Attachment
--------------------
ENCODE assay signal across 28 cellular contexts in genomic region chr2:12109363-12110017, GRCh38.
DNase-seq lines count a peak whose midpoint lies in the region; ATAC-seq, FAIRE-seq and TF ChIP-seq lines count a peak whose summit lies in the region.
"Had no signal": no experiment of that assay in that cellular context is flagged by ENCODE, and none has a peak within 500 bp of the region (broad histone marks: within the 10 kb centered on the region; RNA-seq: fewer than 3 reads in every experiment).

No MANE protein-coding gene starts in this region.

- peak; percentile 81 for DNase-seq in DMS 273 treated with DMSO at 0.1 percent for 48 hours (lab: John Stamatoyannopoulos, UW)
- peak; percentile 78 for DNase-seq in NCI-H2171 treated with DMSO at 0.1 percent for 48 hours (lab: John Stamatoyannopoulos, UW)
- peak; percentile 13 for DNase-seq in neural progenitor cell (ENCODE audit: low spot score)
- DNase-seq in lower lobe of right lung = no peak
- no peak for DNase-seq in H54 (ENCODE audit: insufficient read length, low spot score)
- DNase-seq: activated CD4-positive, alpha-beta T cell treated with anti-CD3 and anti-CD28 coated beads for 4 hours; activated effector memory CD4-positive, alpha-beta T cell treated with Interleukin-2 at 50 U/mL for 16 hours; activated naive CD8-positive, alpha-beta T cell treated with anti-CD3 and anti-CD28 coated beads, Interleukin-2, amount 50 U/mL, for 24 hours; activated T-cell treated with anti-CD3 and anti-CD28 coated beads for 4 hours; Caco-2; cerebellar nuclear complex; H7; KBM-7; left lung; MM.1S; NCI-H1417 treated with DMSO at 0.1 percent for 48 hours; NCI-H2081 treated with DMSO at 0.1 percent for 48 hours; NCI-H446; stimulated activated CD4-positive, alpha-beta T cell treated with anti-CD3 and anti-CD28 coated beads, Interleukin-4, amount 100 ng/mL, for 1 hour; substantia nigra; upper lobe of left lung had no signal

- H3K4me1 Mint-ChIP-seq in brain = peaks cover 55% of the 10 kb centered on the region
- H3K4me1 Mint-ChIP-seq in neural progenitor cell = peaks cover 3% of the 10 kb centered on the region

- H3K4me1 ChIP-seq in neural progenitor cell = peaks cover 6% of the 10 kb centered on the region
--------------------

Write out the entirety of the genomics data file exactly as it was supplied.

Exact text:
ENCODE assay signal across 28 cellular contexts in genomic region chr2:12109363-12110017, GRCh38.
DNase-seq lines count a peak whose midpoint lies in the region; ATAC-seq, FAIRE-seq and TF ChIP-seq lines count a peak whose summit lies in the region.
"Had no signal": no experiment of that assay in that cellular context is flagged by ENCODE, and none has a peak within 500 bp of the region (broad histone marks: within the 10 kb centered on the region; RNA-seq: fewer than 3 reads in every experiment).

No MANE protein-coding gene starts in this region.

- peak; percentile 81 for DNase-seq in DMS 273 treated with DMSO at 0.1 percent for 48 hours (lab: John Stamatoyannopoulos, UW)
- peak; percentile 78 for DNase-seq in NCI-H2171 treated with DMSO at 0.1 percent for 48 hours (lab: John Stamatoyannopoulos, UW)
- peak; percentile 13 for DNase-seq in neural progenitor cell (ENCODE audit: low spot score)
- DNase-seq in lower lobe of right lung = no peak
- no peak for DNase-seq in H54 (ENCODE audit: insufficient read length, low spot score)
- DNase-seq: activated CD4-positive, alpha-beta T cell treated with anti-CD3 and anti-CD28 coated beads for 4 hours; activated effector memory CD4-positive, alpha-beta T cell treated with Interleukin-2 at 50 U/mL for 16 hours; activated naive CD8-positive, alpha-beta T cell treated with anti-CD3 and anti-CD28 coated beads, Interleukin-2, amount 50 U/mL, for 24 hours; activated T-cell treated with anti-CD3 and anti-CD28 coated beads for 4 hours; Caco-2; cerebellar nuclear complex; H7; KBM-7; left lung; MM.1S; NCI-H1417 treated with DMSO at 0.1 percent for 48 hours; NCI-H2081 treated with DMSO at 0.1 percent for 48 hours; NCI-H446; stimulated activated CD4-positive, alpha-beta T cell treated with anti-CD3 and anti-CD28 coated beads, Interleukin-4, amount 100 ng/mL, for 1 hour; substantia nigra; upper lobe of left lung had no signal

- H3K4me1 Mint-ChIP-seq in brain = peaks cover 55% of the 10 kb centered on the region
- H3K4me1 Mint-ChIP-seq in neural progenitor cell = peaks cover 3% of the 10 kb centered on the region

- H3K4me1 ChIP-seq in neural progenitor cell = peaks cover 6% of the 10 kb centered on the region